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Visit of Prime Minister Lynch of Ireland Remarks to Reporters Following a Meeting

November 08, 1979

THE PRIME MINISTER. Ladies and gentlemen, the President has invited me to say a few words on the outcome of our talks this morning. And I think we can say they were very, very comprehensive, and there was a recognition of the problems that we and the United States have in common as well as the problems that we, as members of the EEC, have also with the United States. There was a high degree of accord.

We recognized the need to move forward towards solving world problems like inflation and oil supply and felt that action taken, so far as we can, in consort would be for the mutual advantage not only of our two countries, not only of U.S. and the EEC but of the world generally.

We mentioned, of course, the degree of investment that is now taking place, and has been for some years, by American industrialists in Ireland, the favorable climate in which they operate there, and naturally, I expressed that that degree of investment would continue. And may I say, the President didn't demur, because I was able to satisfy him—even though he didn't need being satisfied—that this was to the advantage of the United States as well as to us in Ireland, because by locating in Ireland, thereby gaining access to the Common Market communities of 260 million people, access to markets that otherwise mightn't be available to them.

We spoke, of course, at some length on the problems in Northern Ireland, and we discussed, even though we haven't knowledge of the contents, the proposed initiative and the document to be published by the British in relation to finding a modus vivendi between the two communities in the north of Ireland and naturally expressed our interest in it and hoped that it would lead to a greater degree of cooperation and harmony and, ultimately, peace between those two communities in the north and to North Ireland as a whole.

We emphasized—reemphasized, shall I say, in the case of the President, on his part—that he endorsed again what he said in 1977—I referred to it publicly on the lawn earlier this morning—and emphasized also the need that terrorism should be put down no matter where it raises its head, especially in the north of Ireland, and those who support terrorists must certainly be deterred from doing so.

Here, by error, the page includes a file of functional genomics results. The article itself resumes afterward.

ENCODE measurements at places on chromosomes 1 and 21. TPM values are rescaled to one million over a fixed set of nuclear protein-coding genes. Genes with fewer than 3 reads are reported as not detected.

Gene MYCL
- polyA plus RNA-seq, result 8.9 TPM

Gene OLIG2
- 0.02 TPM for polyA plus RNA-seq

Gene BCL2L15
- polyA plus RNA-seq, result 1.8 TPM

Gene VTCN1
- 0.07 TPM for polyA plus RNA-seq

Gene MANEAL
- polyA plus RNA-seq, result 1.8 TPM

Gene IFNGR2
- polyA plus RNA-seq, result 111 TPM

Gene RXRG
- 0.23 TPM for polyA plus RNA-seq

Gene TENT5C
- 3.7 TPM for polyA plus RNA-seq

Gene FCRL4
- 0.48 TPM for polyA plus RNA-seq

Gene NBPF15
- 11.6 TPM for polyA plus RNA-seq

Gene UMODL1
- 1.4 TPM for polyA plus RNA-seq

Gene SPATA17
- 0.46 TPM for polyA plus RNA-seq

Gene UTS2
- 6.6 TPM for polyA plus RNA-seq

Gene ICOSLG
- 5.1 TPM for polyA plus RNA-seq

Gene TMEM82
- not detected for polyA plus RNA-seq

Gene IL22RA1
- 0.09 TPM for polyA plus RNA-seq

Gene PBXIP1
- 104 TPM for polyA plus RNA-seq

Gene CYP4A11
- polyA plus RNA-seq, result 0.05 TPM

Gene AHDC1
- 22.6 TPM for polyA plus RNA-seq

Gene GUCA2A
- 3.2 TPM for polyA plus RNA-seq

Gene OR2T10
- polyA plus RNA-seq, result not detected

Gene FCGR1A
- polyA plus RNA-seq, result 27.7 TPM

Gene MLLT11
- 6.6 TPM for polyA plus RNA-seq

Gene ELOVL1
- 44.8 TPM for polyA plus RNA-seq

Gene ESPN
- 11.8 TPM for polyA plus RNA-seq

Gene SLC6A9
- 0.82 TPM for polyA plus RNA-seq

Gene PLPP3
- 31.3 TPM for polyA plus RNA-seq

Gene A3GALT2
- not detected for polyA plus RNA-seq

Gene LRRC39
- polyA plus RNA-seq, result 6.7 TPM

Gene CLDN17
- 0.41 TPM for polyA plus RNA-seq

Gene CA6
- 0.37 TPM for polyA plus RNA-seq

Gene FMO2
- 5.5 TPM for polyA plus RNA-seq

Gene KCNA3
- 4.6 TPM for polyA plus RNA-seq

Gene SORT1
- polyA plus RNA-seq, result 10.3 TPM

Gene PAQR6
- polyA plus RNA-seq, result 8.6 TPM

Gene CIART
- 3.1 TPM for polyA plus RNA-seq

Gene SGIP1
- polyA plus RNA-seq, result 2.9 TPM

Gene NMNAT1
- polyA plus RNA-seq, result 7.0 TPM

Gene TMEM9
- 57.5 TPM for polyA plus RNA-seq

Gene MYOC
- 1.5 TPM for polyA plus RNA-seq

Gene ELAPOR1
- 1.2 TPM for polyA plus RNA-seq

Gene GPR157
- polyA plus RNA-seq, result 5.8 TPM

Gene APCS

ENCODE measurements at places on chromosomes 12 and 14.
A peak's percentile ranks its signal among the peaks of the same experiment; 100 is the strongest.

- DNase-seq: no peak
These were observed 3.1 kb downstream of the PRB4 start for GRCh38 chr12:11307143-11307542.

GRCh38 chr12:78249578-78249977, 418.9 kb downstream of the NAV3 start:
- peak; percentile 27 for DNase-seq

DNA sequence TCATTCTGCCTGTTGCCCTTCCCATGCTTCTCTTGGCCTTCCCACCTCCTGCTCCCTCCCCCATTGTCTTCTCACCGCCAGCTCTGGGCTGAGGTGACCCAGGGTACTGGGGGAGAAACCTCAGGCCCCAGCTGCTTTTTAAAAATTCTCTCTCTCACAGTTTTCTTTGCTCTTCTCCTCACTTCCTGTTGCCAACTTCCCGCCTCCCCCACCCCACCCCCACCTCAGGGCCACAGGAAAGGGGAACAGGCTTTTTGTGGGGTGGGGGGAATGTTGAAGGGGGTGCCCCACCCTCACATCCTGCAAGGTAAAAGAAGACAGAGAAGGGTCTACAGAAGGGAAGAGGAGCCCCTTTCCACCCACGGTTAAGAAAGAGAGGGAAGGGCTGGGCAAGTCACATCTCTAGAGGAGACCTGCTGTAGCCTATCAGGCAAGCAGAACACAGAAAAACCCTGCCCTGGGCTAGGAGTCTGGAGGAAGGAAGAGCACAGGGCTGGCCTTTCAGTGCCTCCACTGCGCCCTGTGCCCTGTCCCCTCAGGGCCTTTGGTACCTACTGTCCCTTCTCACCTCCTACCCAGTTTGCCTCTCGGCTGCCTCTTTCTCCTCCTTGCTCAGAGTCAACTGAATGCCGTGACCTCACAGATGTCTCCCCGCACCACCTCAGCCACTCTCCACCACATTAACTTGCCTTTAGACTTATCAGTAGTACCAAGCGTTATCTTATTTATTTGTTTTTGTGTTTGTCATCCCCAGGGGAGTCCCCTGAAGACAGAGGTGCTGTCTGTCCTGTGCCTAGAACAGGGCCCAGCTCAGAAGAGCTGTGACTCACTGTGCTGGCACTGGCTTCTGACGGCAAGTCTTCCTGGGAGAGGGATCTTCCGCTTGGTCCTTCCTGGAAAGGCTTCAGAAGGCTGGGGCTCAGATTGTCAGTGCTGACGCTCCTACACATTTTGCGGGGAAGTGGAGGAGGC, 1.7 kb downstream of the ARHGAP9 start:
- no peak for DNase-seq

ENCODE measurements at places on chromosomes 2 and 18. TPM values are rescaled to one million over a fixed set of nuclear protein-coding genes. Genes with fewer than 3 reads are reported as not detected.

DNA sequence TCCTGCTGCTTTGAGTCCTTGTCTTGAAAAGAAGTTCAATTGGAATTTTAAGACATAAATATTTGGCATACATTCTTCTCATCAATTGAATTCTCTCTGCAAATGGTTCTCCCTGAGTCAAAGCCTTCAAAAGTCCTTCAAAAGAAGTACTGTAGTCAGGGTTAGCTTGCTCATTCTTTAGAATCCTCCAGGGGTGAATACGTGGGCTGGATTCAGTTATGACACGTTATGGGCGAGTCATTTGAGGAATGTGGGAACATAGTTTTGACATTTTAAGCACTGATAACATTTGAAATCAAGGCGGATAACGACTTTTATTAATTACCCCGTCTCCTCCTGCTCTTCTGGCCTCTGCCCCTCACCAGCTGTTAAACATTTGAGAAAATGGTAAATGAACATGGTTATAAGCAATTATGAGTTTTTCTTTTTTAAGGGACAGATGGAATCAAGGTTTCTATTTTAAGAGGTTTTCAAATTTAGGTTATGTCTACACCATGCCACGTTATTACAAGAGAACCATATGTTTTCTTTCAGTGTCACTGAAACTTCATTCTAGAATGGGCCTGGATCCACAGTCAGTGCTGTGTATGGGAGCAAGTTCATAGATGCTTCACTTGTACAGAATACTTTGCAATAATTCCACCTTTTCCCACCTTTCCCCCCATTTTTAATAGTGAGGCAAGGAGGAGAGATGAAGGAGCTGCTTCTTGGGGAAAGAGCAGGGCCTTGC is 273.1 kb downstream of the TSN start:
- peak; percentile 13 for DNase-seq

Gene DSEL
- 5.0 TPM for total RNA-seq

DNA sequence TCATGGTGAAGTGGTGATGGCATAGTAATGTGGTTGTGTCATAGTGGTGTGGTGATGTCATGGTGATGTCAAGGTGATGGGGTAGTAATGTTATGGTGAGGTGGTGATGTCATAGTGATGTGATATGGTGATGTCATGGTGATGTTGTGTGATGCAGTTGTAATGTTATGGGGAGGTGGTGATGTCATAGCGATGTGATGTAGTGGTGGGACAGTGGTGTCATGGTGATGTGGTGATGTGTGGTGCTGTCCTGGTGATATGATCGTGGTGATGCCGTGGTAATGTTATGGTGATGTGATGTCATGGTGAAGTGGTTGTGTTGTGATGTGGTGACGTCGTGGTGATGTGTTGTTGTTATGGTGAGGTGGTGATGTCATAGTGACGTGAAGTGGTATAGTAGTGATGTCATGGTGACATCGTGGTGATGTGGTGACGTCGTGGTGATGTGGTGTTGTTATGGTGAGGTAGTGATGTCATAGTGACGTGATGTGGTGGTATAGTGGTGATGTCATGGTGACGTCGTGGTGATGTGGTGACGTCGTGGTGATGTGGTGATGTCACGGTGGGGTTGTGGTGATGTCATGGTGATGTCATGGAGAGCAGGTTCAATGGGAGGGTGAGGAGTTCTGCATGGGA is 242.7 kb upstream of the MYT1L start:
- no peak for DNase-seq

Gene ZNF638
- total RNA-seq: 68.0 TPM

Perhaps I may jump the gun to some extent by saying that at the end of our talks, I suggested to the President that sometime he might find it possible to visit Ireland, and the President said he certainly would be interested. So, we're looking forward to that day, and I hope that we can give the President of the United States the kind of a warm welcome that I have received from the people of the United States and from the Chief Executive of the United States.

Thank you, Mr. President.

THE PRESIDENT. I think the Prime Minister has covered very well the attitude and the tone of our remarks and also the substantive nature of them. There are no bilateral differences between ourselves and Ireland. The discussions were exclusively devoted to the common purposes that we espouse and the harmony with which we work to resolve differences that exist between our two countries together, compared to the rest of the world.

I might say, especially, that we appreciate the extremely close working relationship with Prime Minister Jack Lynch in his role as President of the European Council, the community of nations in Europe. It's important to point out that we have no role to play in their deliberations. But our consultation with him on issues of mutual interest—the implementation of the Multilateral Trade Negotiations, the implementation of the agreement on energy conservation that was concluded in Tokyo, and other matters that are of common interest to all the people of Europe and our Nation—have been very productive.

It's important also to point out that a President of the United States represents more Irish people than the Prime Minister of Ireland, and I'm constantly aware of my duties to Ireland, Mr. Prime Minister. It would be almost impossible for a President to ignore those duties to your country and to the people who love your country.

We are very delighted, again, to have you here, and we will be discussing in great depth the problems in the Middle East, the need for a worldwide peace, for the control of nuclear weapons, for the control of terrorism, for the bringing of peace to Africa, and the honoring of human rights throughout the world.

And I would like to say again what I said this morning, that we will do everything we possibly can to prevent American citizens' assistance to the terrorists in Ireland, who do so much to obstruct the realization of the hopes and dreams of all the Irish people, no matter what their religious background or convictions might be, for a prosperous and a peaceful Ireland for all.

Thank you very much.

Note: The Prime Minister spoke at 12: 20 p.m. on the South Grounds of the White House.

Jimmy Carter, Visit of Prime Minister Lynch of Ireland Remarks to Reporters Following a Meeting Online by Gerhard Peters and John T. Woolley, The American Presidency Project https://www.presidency.ucsb.edu/node/248760

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